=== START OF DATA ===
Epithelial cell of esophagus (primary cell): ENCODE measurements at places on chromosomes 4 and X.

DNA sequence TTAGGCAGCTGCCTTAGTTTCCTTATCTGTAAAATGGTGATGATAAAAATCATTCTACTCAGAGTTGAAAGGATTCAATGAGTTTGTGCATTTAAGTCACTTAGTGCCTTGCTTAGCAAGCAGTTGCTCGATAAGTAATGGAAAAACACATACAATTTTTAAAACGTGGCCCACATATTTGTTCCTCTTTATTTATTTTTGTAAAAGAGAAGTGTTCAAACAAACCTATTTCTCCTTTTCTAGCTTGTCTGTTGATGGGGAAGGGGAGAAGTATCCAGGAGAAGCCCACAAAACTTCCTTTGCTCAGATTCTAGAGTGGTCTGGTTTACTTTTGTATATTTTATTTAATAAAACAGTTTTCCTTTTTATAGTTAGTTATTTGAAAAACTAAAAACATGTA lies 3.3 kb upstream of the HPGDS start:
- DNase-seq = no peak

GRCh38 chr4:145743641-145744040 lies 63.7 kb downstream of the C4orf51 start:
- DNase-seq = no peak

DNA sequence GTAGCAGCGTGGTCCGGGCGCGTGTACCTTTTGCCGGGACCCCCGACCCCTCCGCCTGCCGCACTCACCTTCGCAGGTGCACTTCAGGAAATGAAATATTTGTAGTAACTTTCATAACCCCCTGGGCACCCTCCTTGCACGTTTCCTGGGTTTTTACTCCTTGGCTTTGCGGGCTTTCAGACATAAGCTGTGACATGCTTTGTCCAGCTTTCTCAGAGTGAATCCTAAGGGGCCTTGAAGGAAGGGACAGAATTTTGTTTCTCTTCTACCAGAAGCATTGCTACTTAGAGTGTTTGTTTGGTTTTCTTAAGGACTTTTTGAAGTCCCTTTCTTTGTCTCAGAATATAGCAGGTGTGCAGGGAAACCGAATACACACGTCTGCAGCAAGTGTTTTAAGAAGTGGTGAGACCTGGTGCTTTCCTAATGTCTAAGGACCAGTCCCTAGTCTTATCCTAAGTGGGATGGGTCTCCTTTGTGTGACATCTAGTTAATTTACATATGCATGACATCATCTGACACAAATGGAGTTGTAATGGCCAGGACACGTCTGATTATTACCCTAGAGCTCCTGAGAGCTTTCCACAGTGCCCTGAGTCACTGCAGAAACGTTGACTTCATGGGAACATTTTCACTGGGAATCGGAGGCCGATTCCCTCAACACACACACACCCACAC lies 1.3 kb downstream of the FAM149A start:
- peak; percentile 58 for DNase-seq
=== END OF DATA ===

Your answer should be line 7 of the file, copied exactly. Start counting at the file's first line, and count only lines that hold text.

- peak; percentile 58 for DNase-seq